Washington law applies marriage like principles to CIRs. The court’s position is there is community-like property owned by the parties in a CIR, analogous to community property of a marriage. “If property is acquired when a party is involved in a committed intimate relationship, it is presumed to be jointly owned.” In re Marriage of Nuemiller, 183 Wn.App. 914, 335 P.3d 1019 (Div. 3 2014)(citing In re Estate of Langeland, 177 Wn.App. 315, 324-25, 312 P.3d 657 (2013)). The court can make a fair and equitable division of the property and debts after a CIR ends, providing both parties with their community interest of all the property pursuant to the principles laid out in Connell v. Francisco, 127 Wn.2d 339 (1995); Marriage of Pearson-Maines, 70 Wn. App. 860, 855 P.2d 1210 (1993); Foster v. Thilges, 61 Wn.App. 880, 812 P.2d 523, (1991); Marriage of DeHollander, 53 Wn.App 695, 770 P.2d 638 (1989); Marriage of Hilt, 41 Wn.App 434, 704 P.2d 672 (1985); Marriage of Lindsey, 101 Wn.2nd 299, 678 P.2nd 3238 (1984); Warden v. Warden, 36 Wn.App. 693, 676 P.2nd 1037 (1984).
Protect Yourself with A Cohabitation Agreement
Even if you may not think you are in a CIR, it is still important to know the laws regarding these protections and laws. If you were to get into a long-term relationship in the future, these laws would start to apply to you. One thing that you can do to try to protect yourself (if you don’t want these laws to apply) in situations like this is by creating a Cohabitation Agreement. A Cohabitation Agreement will establish terms for managing financial details, what interest each partner has in the other’s property, and how you will divide assets and debts in the event that the relationship ends (it’s like a prenuptial agreement for non-married folks). This is a contractual agreement where the parties can contract aground the CIR doctrine in Washington state.
It should be noted that a surviving partner in a CIR does not have the same status as a widow (if they were married) when their partner dies. It is important to establish estate planning documents related to aging, disability, and death. If you are not married, your property will not automatically pass to your partner unless you specify in an estate planning document. The estate planning documents that should be considered are as follows: a will; durable power of attorney; advanced directive; and beneficiary designations. It is recommended to speak with an experienced attorney to draft these documents because there are a lot of enforcement issues if it is not drafted properly.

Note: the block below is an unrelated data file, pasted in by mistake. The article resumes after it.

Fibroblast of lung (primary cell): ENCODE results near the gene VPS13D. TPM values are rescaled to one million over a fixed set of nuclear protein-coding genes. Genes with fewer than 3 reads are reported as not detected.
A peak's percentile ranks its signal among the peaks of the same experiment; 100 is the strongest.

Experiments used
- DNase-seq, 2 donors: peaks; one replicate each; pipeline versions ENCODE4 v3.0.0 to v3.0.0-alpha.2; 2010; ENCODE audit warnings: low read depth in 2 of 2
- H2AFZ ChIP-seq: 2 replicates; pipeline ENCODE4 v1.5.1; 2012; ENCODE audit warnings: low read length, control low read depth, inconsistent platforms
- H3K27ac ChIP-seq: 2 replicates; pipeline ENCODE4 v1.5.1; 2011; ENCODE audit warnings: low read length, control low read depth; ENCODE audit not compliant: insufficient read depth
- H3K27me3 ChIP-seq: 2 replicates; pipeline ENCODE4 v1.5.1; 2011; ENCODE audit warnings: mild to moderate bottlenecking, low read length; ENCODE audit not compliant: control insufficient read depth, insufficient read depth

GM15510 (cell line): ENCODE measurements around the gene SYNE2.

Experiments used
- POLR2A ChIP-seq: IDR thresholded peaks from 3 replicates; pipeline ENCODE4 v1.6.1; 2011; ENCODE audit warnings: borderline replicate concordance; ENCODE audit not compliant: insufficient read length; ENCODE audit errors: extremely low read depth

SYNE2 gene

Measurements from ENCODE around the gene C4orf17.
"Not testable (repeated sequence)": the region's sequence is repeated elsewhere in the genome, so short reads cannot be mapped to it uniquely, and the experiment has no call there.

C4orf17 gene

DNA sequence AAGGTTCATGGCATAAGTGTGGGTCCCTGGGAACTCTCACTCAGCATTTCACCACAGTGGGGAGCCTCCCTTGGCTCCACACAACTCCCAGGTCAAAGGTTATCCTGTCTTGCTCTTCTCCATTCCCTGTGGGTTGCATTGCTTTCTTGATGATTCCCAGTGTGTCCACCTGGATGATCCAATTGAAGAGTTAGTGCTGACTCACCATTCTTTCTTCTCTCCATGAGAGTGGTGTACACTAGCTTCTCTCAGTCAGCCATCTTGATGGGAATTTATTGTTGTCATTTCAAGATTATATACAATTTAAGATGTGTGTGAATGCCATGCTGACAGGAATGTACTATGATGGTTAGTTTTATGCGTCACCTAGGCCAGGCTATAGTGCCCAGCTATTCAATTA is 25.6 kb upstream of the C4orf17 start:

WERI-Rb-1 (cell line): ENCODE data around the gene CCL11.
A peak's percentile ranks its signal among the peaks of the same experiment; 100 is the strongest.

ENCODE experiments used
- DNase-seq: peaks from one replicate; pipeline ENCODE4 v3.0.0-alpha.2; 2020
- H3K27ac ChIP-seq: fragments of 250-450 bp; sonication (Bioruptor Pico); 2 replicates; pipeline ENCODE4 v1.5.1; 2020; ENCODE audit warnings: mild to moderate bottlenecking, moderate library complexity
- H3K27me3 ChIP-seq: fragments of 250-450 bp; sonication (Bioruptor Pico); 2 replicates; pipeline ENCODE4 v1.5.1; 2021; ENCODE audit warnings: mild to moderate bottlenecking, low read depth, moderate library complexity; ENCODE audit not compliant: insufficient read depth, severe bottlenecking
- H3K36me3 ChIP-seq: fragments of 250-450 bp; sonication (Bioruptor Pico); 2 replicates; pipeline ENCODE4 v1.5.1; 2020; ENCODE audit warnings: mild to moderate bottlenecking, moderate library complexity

If you think you are in a Committed Intimate Relationship (CIR) and you have questions, don’t hesitate to reach out. Knowledge is power, don’t bury your head in the sand. If there is a dispute about the division of joint property, either party can either request the court divide it, or the parties can negotiate an agreement. If you need assistance contact attorney, Amber Rush, at Navigate Law Group. Contact Amber with the buttons below!
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Every legal issue is very unique. Accordingly, the information in this blog is intended as general education material and not as legal advice. If you think you may have a legal issue, you should consult an attorney.